The Mecole Hardman trade reflects the state of the Chiefs receivers | ultragr


Adam TeicherESPN staff writerOctober 20, 2023, 09:00 AM ET6 minutes of reading

Pat McAfee applauds Mecole Hardman’s return to Chiefs

Pat McAfee expects Mecole Hardman to thrive upon his return to the Chiefs.

KANSAS CITY, Mo. — The The Kansas City Chiefs thought they were set at wide receiver heading into the season by bringing back four players who contributed to last year’s Super Bowl winning team.

It speaks to how much this season has deviated from the plan that their leading player at the position is rookie second-round draft pick Rashee Rice instead.

They also traded for Mecole Hardman this week, bringing back a player who caught 151 passes and scored 19 touchdowns in four seasons with the Chiefs before leaving as a free agent earlier this year to the New York Jets. The move suggests the Chiefs want more production from a receiving game that has featured consistent threat in tight end Travis Kelce and was hoping for bigger things from Rice.

“It’s not necessarily the type of offense where you’re going to see one guy get 18 targets every week,” offensive coordinator Matt Nagy said. “That’s just not who we are and it’s always been that way. There’s been some outliers here and there over time, but I think that’s the beauty of the offense as well.

“We’ve got a lot of guys learning to play wide receiver in this offense and learning who they are. It’s just a little bit of both and then they just continue to grow, so when we get to the end of the season, we’re rolling.”

The Chiefs have a lot of room for that growth. Their wide receivers have caught 70 passes, the same number they caught last season in six games.

But the yards per catch average is way down from last season, when the Chiefs were eighth in the league among wide receivers at 13.9. This year, wide receivers are 18th at 12.2 yards.

They have yet to develop most of their veterans as the Chiefs had hoped. Marquez Valdes-Scantling, Kadarius Toney and Skyy Moore combined for just 35 catches, 353 yards and two touchdowns.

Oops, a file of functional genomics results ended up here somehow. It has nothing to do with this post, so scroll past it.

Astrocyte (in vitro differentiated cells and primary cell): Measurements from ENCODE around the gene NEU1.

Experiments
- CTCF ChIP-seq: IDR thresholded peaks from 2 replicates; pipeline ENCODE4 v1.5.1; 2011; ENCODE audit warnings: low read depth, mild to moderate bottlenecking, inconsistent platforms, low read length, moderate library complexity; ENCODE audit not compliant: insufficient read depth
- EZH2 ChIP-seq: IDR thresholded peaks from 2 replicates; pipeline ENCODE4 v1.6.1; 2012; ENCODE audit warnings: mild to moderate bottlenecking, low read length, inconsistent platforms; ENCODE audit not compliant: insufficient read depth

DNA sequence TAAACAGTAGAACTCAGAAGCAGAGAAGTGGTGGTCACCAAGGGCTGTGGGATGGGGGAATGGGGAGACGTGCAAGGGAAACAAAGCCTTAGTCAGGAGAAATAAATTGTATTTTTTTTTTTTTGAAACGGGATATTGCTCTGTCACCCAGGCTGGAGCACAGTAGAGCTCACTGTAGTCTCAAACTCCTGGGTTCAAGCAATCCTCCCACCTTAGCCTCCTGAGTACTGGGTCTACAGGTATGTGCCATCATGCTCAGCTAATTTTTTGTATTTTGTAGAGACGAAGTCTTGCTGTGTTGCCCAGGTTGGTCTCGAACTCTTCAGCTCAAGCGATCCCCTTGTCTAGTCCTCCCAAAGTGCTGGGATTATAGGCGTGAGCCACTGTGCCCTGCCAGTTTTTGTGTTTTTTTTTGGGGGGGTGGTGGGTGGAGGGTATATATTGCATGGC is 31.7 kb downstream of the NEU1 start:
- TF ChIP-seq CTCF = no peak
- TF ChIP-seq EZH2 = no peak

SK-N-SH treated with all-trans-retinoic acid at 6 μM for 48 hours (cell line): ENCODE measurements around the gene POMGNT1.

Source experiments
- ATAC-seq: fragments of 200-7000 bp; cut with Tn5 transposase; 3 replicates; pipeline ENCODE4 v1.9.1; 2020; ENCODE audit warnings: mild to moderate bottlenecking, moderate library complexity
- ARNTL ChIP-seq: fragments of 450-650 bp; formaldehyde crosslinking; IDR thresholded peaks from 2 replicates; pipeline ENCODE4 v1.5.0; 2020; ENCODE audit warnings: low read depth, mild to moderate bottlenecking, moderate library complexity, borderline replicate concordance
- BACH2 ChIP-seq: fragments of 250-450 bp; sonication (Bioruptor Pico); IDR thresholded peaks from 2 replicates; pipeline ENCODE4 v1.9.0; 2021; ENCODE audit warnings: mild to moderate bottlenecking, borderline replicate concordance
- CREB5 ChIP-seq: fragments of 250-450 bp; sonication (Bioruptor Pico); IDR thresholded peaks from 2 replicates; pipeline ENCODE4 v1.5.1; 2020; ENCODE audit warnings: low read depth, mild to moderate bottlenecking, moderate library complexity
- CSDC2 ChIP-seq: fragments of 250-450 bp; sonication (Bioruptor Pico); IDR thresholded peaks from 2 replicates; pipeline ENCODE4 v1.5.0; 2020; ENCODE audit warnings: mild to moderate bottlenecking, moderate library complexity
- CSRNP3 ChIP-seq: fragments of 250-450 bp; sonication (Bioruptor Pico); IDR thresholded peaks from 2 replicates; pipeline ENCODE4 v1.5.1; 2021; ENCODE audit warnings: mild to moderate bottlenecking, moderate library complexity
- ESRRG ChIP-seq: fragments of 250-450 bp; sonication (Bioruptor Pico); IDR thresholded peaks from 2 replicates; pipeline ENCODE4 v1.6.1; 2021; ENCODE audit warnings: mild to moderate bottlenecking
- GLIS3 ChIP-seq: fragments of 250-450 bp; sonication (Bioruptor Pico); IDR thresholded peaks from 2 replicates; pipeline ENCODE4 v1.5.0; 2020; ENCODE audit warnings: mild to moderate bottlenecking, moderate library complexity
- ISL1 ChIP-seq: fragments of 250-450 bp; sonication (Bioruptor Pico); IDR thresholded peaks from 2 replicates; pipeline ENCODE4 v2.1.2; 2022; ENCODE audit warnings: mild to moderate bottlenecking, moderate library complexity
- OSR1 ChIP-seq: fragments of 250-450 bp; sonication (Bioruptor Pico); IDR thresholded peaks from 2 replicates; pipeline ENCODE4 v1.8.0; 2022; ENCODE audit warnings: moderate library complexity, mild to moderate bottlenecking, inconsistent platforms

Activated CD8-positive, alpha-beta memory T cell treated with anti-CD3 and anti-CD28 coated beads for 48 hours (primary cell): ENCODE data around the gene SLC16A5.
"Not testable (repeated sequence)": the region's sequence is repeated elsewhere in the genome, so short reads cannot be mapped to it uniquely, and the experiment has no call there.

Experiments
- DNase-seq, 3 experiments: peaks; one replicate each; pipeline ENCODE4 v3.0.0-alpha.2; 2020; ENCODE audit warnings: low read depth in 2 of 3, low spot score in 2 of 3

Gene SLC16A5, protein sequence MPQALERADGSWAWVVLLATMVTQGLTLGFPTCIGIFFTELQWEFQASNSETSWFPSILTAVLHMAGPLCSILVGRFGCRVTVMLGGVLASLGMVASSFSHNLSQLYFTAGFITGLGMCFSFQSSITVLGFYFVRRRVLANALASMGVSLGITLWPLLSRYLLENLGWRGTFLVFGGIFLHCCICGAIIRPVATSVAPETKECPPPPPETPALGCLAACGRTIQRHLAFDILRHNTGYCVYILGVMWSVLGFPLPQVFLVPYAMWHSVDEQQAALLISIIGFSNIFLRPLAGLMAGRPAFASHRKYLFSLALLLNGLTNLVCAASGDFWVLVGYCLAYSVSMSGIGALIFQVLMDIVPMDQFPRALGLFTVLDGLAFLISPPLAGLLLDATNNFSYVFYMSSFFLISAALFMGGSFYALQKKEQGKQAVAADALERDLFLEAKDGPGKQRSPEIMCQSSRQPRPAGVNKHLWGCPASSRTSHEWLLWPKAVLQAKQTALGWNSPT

“I still feel like when it’s needed the most, guys make plays,” quarterback Patrick Mahomes said, pointing to big catches by Moore and Rice late in last week’s game against the Denver Broncos.

“We’ve got to keep getting better and better as we go through the season, so hopefully when we get to the playoffs, we can get what we have and intensity-wise, we can really match our defense.”

Cooper Neill/Getty Images

Although he practiced with the Chiefs for the first time on Thursday, Hardman could start Sunday’s game against the Los Angeles Chargers at Arrowhead Stadium. His most productive season with the Chiefs came as a rookie in 2019, when he scored seven touchdowns, including one on a kickoff return, and averaged 20.7 yards per catch.

But he played well last year, making 17 catches for 226 yards and four touchdowns in his final four games of the regular season before tearing his groin in a way he said kept him out of action for a while and spent 10 days in it. HOSPITAL.

Hardman said he’s 100% now and the Chiefs could use him in the same role they’ve had. The Chiefs tried to take advantage of his speed by getting him the ball on jets, screens and pop passes.

“He’s done it and I think he’s good at it,” Nagy said. “But we just have to decide, ‘Is this something we want to do as we grow here and do we want to add more things to it? If we didn’t have him until now last year or this offseason, what are some things that maybe do we wish we could do with him now that we don’t have him?’

Rice has already embraced a bigger role than the Chiefs envisioned for him, at least early in the season. He wasn’t perfect, dropping a few passes for a 7.1% drop rate. But only Kelce still trails the Chiefs in catches (21) and receptions (245).

“In practice, we started with that fast pace, so it prepared me during the preseason, got my nerves out of the way, got me out of the way in a hurry instead of being calm and playing fast, so when the regular season got here, I was ready to your moment,” Rice said.

“We just have a great quarterback who can pull out of the pocket and always do something amazing with the ball in his hands. So if you’re available and you’re in his eyes, you just have to watch the ball and make a play.”

The Chiefs tried to get the ball to Rice when he can run the catcher. His average of nearly seven yards after the catch is fifth in the NFL among wide receivers.

“I think it’s a big part (of my game),” Rice said. “I feel like every time I get my hands on the ball, I get at least five yards. I feel like any screen or anything you get, any run of four yards or more is a great (gain). to get the offensive game going.”

With the Chiefs getting little from many of their other wide receivers, Rice’s play has become vital for the Chiefs. The Chiefs have 11 games left in the regular season, so there’s plenty of time for one or more of their other wide receivers to catch him statistically.

Nagy said he wouldn’t be surprised if Rice didn’t lead the wide-out in the postseason.

“I don’t think so,” Nagy said. “I know from week to week it could be someone who jumps out and has a great game. And so these guys know that in our playbook when we practice, it’s like, ‘Who’s going to get it this week?’

“I think that may be the strength of this attack.

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